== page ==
B. Term of Approval

Based on the review and observations described in section III of this final notice, we have determined that JCAHO's requirements for CAHs meet or exceed our requirements. Therefore, we recognize the JCAHO as a national accreditation organization for CAHs that request participation in the Medicare program, effective November 21, 2002 through November 21, 2008.

V. Collection of Information Requirements

This final notice does not impose any information collection and recordkeeping requirements subject to the Paperwork Reduction Act (PRA). Consequently, it does not need to be reviewed by the Office of Management and Budget (OMB) under the authority of the PRA. The requirements associated with granting and withdrawal of deeming authority to national accreditation organizations, codified in 42 CFR part 488, (Survey, Certification, and Enforcement Procedures) are currently approved by OMB under OMB approval number 0938-0690, with an expiration date of September 30, 2002.

VI. Regulatory Impact Statement

We have examined the impact of this notice as required by Executive Order 12866 (September 1993, Regulatory Planning and Review), the Regulatory Flexibility Act (RFA) (Pub. L. 98-354), section 1102(b) of the Social Security Act, the Unfunded Mandates Reform Act of 1995 (Pub. L. 104-4), and Executive Order 13132.

Executive Order 12866 directs agencies to assess all costs and benefits of available regulatory alternatives and, when regulation is necessary, to select regulatory approaches that maximize net benefits (including potential economic, environmental, public health and safety effects; distributive impacts; and equity). The RFA requires agencies to analyze options for regulatory relief for small businesses. For purposes of the RFA, States and individuals are not considered small entities.

Also, section 1102(b) of the Act requires the Secretary to prepare a regulatory impact analysis for any notice that may have a significant impact on the operations of a substantial number of small rural hospitals. Such an analysis must conform to the provisions of section 604 of the RFA. For purposes of section 1102(b) of the Act, we consider a small rural hospital as a hospital that is located outside of a Metropolitan Statistical Area and has fewer than 100 beds.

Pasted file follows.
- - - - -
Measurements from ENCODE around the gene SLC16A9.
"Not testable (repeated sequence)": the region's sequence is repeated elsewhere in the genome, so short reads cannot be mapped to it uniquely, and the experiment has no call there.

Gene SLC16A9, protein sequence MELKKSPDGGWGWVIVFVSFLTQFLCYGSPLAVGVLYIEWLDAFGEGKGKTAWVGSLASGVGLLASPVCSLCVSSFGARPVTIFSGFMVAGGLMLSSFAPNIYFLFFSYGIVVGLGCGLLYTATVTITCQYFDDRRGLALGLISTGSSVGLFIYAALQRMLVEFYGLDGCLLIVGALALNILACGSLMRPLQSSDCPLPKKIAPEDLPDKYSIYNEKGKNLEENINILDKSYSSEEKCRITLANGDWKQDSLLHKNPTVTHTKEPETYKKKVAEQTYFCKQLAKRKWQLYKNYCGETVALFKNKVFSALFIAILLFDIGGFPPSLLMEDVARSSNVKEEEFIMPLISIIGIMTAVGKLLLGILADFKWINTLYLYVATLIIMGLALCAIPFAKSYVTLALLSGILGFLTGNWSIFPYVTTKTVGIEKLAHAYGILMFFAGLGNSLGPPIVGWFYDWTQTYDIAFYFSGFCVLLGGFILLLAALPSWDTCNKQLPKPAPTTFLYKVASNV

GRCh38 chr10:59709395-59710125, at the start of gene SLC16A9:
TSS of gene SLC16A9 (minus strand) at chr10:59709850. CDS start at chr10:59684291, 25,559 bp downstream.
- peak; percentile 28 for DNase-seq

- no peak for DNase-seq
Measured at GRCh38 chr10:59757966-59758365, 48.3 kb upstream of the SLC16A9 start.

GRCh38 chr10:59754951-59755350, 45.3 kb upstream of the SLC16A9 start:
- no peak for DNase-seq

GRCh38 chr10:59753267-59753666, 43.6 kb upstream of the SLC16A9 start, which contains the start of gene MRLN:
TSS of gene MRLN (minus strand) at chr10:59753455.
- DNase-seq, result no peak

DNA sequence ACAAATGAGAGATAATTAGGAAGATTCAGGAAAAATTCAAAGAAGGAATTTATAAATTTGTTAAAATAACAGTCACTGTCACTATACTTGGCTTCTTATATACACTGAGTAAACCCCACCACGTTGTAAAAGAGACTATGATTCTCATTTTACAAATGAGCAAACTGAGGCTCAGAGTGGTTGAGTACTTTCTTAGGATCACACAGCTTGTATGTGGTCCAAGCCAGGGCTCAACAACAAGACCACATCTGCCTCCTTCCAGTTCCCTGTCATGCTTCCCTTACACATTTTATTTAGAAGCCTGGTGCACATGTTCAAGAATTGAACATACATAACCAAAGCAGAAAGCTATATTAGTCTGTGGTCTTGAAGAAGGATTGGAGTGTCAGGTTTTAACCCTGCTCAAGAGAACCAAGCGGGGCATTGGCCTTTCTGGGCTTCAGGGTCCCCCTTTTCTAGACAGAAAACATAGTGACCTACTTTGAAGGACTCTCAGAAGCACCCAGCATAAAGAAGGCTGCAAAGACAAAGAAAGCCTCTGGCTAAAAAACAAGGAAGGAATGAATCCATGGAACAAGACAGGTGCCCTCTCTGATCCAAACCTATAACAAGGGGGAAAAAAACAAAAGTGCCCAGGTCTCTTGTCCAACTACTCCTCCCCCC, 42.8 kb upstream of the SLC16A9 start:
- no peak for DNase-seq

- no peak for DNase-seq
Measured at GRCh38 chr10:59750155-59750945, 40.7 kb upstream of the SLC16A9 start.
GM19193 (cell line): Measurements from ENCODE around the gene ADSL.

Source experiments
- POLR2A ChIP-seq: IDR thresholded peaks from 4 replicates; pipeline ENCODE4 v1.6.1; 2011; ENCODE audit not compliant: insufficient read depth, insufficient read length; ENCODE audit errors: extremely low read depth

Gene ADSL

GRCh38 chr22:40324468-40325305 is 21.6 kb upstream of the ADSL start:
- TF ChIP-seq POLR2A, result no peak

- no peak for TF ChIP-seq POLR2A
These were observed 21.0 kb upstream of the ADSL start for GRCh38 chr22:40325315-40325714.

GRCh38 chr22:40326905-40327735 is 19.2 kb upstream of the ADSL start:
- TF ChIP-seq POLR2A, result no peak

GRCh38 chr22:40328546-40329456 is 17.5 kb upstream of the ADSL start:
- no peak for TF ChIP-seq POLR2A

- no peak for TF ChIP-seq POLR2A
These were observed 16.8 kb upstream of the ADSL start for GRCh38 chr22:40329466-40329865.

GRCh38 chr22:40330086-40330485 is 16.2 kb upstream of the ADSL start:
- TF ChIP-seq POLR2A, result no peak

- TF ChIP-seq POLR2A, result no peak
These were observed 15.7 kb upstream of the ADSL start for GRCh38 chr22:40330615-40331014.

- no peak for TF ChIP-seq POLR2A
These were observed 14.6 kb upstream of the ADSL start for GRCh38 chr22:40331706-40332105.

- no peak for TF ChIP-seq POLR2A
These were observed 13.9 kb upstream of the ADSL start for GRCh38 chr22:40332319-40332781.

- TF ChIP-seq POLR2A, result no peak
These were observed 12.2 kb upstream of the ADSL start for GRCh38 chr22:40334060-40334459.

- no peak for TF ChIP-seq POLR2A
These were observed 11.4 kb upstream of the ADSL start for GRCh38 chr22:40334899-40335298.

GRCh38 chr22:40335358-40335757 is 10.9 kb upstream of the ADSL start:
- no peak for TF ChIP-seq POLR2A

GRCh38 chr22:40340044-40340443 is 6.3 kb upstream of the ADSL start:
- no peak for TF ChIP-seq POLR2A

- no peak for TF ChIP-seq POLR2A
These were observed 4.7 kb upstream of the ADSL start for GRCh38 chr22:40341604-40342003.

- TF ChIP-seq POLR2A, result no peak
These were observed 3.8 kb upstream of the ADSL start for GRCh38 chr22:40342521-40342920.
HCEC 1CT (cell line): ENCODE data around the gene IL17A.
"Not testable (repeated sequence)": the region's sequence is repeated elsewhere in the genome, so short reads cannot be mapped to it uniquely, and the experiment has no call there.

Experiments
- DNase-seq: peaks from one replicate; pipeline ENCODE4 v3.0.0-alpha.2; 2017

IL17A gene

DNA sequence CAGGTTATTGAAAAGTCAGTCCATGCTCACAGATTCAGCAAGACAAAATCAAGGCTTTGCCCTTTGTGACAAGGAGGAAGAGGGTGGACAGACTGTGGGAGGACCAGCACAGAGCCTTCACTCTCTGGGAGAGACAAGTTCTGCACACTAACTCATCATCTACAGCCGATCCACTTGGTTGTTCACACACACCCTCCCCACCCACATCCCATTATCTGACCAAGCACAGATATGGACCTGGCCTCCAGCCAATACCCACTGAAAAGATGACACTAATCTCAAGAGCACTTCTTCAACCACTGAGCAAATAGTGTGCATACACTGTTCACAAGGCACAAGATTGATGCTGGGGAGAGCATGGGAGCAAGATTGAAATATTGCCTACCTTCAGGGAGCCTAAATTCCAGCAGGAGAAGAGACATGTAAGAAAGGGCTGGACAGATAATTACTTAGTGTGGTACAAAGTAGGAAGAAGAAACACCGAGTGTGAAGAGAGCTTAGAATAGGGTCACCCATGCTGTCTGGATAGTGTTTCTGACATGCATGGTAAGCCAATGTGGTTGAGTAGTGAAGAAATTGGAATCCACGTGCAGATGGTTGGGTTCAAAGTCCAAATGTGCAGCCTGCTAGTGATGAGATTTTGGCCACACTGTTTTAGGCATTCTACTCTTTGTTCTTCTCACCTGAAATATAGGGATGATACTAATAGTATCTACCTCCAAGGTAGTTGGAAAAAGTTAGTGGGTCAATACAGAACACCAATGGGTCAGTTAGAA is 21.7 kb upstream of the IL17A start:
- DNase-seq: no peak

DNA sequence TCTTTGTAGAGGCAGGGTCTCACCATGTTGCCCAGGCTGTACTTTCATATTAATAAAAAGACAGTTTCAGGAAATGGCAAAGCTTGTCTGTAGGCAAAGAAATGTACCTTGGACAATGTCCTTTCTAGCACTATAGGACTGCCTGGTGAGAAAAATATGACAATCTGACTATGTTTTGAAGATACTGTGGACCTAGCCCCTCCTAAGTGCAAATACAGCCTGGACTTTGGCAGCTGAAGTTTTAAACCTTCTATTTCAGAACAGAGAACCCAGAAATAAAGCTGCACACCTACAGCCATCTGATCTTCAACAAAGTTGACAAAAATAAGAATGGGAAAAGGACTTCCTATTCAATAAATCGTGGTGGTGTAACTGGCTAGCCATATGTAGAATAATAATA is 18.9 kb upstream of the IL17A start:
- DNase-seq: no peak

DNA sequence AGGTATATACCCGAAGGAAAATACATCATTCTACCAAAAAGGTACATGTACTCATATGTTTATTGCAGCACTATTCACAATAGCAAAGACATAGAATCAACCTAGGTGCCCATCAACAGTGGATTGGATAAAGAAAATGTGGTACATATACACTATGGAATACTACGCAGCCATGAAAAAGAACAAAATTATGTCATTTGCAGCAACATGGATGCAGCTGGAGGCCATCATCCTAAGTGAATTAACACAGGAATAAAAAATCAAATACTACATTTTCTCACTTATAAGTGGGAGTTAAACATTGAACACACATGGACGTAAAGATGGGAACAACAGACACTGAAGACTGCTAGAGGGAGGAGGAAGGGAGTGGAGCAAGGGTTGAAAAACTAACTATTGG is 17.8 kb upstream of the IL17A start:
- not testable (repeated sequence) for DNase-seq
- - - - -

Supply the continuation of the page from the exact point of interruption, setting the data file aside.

This final notice recognizes JCAHO as a national accreditation organization for CAHs that request participation in the Medicare program. There are neither significant costs nor savings for the program and administrative budgets of Medicare. Therefore, this notice is not a major rule as defined in Title 5, United States Code, section 804(2) and is not an economically significant rule under Executive Order 12866. We have determined, and the Secretary certifies, that this notice will not result in a significant impact on a substantial number of small entities and will not have a significant effect on the operations of a substantial number of small rural hospitals. Therefore, we are not preparing analyses for either the RFA or section 1102(b) of the Act.

Section 202 of the Unfunded Mandates Act of 1995 also requires that agencies assess anticipated costs and benefits before issuing any rule that may result in expenditure in any 1 year by State, local, or tribal governments, in the aggregate, or by the private sector, of $110 million. This notice will not result in an impact of $110 million on the governments mentioned or on the private sector.

In an effort to better assure the health, safety, and services of beneficiaries in CAHs already certified as well as provide relief to State budgets in this time of tight fiscal restraints, we deem CAHs accredited by JCAHO as meeting our Medicare requirements. Thus, we continue our focus on assuring the health and safety of services by providers and suppliers already certified for participation in a cost-effective manner.

In accordance with the provisions of Executive Order 12866, this notice was not reviewed by the Office of Management and Budget. In accordance with Executive Order 13132, we have determined that this notice will not significantly affect the rights of States, local or tribal governments.

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Authority: Section 1865 of the Social Security Act (42 U.S.C. 1395bb).

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(Catalog of Federal Domestic Assistance Program No. 93.778, Medical Assistance Program; No. 93.773 Medicare—Hospital Insurance Program; and No. 93.774, Medicare—Supplemental Medical Insurance Program).

Dated: August 16, 2002.

Thomas A. Scully,

Administrator, Centers for Medicare & Medicaid Services.

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[FR Doc. 02-21372 Filed 8-22-02; 8:45 am]